This is where we need to take a breath, put the phone back down and go back into planning mode. When planning your referee questions, it’s essential to consider the following:
- Asking behavioural-based questions is now the norm in any robust recruitment process, so it makes sense to extend this philosophy to include referees as well. Do not rush this conversation – the intention is to generate an honest and open discussion about the candidate’s past performance.
- Begin with the end in mind. Knowing the information you are looking for in advance will drive the type of questions that you ask. Go back through your candidate’s notes including their non-verbal responses and highlight the areas that you need clarification or confirmation on.
Constructing your questions
Now you are ready to construct your referee questions. There are three general areas that you will need to check on, being technical competence, behavioural competence and contrary evidence. The first two are self-explanatory and this can easily be accomplished by asking the referee similar questions to the candidate.
Contrary evidence however, is slightly different. During the interview process, candidates will always put their best foot forward and talk about their successes by showcasing their skills, knowledge and positive attitudes. This is why it is important to ask candidates questions that uncover their less desirable aspects – and don’t be fooled, we all have the flip side to our personalities! Confirming these responses from the candidate with their referees will provide you with insights that will help you make your decision, and more importantly, these insights will assist with matching for cultural fit and the on-boarding process.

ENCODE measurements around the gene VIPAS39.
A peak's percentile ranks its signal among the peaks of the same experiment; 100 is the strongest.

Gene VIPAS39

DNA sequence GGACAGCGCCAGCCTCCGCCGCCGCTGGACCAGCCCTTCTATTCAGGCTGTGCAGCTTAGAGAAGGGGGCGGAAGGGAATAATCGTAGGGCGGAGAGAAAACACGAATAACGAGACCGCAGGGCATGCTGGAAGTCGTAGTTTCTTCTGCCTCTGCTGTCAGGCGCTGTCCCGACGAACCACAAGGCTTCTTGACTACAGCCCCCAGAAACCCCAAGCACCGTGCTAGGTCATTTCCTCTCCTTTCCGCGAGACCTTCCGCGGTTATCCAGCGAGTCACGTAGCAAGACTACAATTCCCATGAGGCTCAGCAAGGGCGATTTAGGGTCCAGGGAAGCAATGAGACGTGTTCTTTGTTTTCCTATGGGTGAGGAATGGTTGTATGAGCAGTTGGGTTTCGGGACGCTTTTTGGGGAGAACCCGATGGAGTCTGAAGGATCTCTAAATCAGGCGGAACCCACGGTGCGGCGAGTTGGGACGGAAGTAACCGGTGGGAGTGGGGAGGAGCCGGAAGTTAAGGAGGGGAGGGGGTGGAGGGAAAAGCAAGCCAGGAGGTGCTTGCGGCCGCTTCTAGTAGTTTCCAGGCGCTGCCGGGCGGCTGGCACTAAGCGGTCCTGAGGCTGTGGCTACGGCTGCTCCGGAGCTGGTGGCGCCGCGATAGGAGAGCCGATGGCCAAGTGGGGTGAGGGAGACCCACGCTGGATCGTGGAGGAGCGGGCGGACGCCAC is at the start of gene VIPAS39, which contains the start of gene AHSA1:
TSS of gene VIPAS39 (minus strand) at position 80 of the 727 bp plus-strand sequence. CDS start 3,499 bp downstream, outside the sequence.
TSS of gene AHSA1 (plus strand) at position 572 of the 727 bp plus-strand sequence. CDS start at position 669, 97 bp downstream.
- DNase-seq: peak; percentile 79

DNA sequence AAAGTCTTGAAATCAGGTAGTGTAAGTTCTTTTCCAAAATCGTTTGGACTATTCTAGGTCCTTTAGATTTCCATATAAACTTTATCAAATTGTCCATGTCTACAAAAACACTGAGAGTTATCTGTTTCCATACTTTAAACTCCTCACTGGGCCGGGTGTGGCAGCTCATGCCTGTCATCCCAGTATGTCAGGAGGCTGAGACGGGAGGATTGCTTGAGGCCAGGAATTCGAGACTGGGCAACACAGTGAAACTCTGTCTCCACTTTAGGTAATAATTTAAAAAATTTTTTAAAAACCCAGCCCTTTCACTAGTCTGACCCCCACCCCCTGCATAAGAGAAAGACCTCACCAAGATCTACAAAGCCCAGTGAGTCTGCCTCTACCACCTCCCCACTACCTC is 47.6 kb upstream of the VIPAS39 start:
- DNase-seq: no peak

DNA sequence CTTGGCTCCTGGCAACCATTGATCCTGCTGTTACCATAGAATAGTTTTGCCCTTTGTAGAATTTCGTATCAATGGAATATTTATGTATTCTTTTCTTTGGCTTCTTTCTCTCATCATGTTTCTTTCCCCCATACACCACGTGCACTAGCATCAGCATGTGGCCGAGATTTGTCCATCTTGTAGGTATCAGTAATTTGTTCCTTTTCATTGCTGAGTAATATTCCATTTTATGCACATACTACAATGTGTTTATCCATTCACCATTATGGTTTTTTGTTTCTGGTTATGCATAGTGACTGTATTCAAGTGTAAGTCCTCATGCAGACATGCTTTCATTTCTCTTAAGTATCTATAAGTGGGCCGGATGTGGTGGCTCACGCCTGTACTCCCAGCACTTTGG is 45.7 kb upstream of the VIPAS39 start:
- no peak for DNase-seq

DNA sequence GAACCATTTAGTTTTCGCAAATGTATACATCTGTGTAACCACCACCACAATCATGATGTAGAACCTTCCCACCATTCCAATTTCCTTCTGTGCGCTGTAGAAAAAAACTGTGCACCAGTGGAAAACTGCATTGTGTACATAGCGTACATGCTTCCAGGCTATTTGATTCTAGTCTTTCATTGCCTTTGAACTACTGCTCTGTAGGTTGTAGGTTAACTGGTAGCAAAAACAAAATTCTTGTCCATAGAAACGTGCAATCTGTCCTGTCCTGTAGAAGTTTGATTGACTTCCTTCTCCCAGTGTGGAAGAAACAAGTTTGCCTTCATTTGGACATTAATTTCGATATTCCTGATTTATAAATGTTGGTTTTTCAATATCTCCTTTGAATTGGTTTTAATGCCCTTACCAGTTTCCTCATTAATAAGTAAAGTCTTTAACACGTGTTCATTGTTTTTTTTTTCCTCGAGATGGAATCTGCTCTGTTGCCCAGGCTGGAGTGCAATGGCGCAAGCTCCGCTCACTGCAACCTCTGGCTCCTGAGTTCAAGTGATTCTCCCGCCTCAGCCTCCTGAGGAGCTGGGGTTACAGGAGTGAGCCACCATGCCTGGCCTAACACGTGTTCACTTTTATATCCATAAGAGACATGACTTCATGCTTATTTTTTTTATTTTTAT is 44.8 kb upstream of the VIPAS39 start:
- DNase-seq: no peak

Listening ‘between the words’
During the referee check, take care to listen between the words, especially as most checks are conducted over the phone. Listen for the vocal cues, hesitation vs spontaneity; confidence vs uncertainty; optimism vs pessimism… and the list goes on. Just as you begin with the end in mind, you must listen for the messages that the referees are NOT telling you.
Some sample questions
- What career advice would you give the candidate at this point in time?
- What is the most stressful situation that you have seen them in? How did they cope and what strategies did they use?
- Can you give us two reasons why the position should be offered to this candidate? Now, can you give us two reasons why the position should not be offered?
- If it was possible, would you employ this person to work with you again?
What not to ask
On a final note, there are two types of questions that should never be asked. Firstly, “What are the candidate’s strengths and weakness?” This is a lazy question that evokes subjective responses and does not add any value to the decision making process.
Secondly, any questions that relate to age, gender, sexual preference, marital status, religious or political alignment, country of birth, number and ages of children – essentially any questions that are covered by the Human Rights Act anti-discrimination provisions. Stay on the right side of the law at all times. Complying will not distinguish you as an employer of choice, however non-compliance can land you in some very hot water.
If you have any concerns about your recruitment strategies, and your centre is a member of the ECC, go to our website support section on Managing People. Or consider calling our member’s free employment legal advice line with Buddle Findlay.
If your centre is not a member of the ECC, go to the Shop on our website and consider purchasing the Employer’s Handbook; or better still, consider joining!